Take the “Gerunds & Infinitives Verbs Challenge. See how many questions you can get right in a limited time! Compete with other students to see who is the master of this topic.
Because gerunds and infinitives appear everywhere, you can hear them in lots of famous songs, check out some examples in this gerunds and infinitives in music blog post.
If we use a verb after an adjective, that verb has to be in the infinitive form.
“It’s nice to meet you.”
“I was surprised to hear that I had won!”
“He was the first to arrive.”
If you want to say why you do something, just use an infinitive. Whenever describing a motive or a purpose, we use an infinitive.
“I went to the shop to get some milk.”
“He works at weekends to earn some extra money.”
“She is learning English to travel.“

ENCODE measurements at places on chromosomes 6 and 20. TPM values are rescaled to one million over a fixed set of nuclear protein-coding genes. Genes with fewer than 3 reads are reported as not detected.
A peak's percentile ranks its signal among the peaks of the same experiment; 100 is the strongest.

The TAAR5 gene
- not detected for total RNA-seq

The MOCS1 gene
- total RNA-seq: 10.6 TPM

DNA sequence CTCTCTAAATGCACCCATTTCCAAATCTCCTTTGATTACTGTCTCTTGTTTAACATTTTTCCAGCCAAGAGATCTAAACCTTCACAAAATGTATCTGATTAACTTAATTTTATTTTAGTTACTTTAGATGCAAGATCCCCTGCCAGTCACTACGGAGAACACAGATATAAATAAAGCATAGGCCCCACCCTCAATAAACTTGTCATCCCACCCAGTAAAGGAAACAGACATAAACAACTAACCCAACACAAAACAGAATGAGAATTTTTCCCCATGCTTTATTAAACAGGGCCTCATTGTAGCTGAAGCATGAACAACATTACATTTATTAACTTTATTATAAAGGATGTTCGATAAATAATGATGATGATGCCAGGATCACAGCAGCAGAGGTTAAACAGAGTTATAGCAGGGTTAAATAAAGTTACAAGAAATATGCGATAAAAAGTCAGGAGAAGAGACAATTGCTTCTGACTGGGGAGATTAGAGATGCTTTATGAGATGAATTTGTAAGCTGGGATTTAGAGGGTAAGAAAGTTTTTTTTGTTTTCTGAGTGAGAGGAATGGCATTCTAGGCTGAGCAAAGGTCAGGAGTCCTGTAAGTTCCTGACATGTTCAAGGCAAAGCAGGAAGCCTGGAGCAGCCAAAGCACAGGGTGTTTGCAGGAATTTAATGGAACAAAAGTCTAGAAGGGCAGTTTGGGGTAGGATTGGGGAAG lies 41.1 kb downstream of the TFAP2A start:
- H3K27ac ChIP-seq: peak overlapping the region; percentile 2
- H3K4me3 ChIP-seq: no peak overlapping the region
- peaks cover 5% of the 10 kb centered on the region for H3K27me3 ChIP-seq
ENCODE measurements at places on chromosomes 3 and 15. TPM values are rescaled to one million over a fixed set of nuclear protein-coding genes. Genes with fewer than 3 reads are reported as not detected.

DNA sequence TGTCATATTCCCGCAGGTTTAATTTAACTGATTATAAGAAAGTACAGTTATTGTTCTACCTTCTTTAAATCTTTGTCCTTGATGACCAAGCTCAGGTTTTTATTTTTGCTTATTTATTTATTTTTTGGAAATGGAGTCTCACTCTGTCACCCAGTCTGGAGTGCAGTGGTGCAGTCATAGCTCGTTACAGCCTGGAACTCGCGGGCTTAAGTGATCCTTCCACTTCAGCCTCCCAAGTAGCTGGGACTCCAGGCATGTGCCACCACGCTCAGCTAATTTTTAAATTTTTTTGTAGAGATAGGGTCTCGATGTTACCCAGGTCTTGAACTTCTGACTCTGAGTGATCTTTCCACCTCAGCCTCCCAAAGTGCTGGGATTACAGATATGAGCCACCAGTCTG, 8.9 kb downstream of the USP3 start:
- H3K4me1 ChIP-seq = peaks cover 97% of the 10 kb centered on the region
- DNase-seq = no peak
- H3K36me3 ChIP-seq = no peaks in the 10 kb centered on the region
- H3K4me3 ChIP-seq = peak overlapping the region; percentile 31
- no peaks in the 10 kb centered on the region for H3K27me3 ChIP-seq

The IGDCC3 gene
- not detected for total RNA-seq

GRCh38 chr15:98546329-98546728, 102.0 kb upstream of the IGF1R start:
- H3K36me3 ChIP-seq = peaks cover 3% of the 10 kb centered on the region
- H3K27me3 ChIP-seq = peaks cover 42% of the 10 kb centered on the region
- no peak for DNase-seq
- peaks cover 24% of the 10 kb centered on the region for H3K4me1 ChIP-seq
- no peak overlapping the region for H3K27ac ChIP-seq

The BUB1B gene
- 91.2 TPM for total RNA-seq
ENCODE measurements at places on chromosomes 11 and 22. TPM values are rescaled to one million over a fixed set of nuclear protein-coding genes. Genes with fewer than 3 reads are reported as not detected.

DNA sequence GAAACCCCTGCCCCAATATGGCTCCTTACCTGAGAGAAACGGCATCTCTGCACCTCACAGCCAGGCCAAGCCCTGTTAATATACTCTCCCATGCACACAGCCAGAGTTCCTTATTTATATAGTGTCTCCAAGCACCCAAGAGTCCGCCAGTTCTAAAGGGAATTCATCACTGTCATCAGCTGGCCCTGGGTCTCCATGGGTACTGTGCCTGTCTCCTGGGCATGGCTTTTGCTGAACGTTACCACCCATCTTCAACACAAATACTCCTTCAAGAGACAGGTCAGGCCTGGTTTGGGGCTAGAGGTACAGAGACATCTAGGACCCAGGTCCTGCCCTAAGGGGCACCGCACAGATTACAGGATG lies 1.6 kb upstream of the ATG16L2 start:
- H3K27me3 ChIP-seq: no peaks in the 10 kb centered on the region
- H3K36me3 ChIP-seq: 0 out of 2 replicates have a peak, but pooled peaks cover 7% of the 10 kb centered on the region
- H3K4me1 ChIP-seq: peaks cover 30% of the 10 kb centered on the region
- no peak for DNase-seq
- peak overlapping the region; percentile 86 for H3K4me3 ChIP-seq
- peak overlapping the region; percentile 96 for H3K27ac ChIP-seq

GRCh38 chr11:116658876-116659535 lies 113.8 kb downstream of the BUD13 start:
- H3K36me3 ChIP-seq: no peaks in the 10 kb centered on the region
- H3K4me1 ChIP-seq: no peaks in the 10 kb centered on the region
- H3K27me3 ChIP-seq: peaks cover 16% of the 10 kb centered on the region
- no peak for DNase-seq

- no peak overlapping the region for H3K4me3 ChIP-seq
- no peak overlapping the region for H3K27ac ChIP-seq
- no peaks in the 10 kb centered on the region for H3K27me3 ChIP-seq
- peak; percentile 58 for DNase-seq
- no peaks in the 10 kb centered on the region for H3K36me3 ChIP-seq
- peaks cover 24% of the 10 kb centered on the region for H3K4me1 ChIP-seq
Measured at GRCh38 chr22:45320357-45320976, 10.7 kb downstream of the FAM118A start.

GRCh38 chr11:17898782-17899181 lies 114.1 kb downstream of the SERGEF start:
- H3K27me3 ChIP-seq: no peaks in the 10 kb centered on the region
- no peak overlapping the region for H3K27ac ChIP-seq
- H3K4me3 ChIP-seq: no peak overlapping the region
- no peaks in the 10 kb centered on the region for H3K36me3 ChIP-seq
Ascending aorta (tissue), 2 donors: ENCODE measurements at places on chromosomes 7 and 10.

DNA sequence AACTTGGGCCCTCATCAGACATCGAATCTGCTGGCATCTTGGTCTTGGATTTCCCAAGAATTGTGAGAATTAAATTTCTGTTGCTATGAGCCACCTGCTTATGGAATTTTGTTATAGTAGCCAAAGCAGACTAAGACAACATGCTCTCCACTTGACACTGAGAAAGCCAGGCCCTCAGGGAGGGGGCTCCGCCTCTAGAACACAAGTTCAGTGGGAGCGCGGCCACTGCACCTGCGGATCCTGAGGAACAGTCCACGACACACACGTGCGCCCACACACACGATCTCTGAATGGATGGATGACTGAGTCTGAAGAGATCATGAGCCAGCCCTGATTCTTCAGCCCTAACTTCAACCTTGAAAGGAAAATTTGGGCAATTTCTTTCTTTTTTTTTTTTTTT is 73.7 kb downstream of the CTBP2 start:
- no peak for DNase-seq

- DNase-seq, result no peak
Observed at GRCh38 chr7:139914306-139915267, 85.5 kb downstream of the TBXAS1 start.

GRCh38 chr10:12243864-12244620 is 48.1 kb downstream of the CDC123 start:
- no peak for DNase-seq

“I didn’t know what to do.“
“He doesn’t have anything to eat.“
If some verbs are followed by another verb, that verb must be in the infinitive form (to ___). There isn’t really anything about these verbs that indicate that they need to be followed by an infinitive. The best way to learn which verbs need to be followed by an infinitive is to read, listen to and speak English
“I need to go to the shop.”
“I’m planning to retire.“
Do you think you can remember which verbs are followed with a gerund and which with an infinitive?
Modal verbs are verbs like “can”, “must”, “should”. They are the same for all persons (I can, you can, he can). If they are followed by a verb, the verb takes the bare infinitive form (infinitive without “to”.
“I can swim.”
“We must do it.”
“We ought to call him.”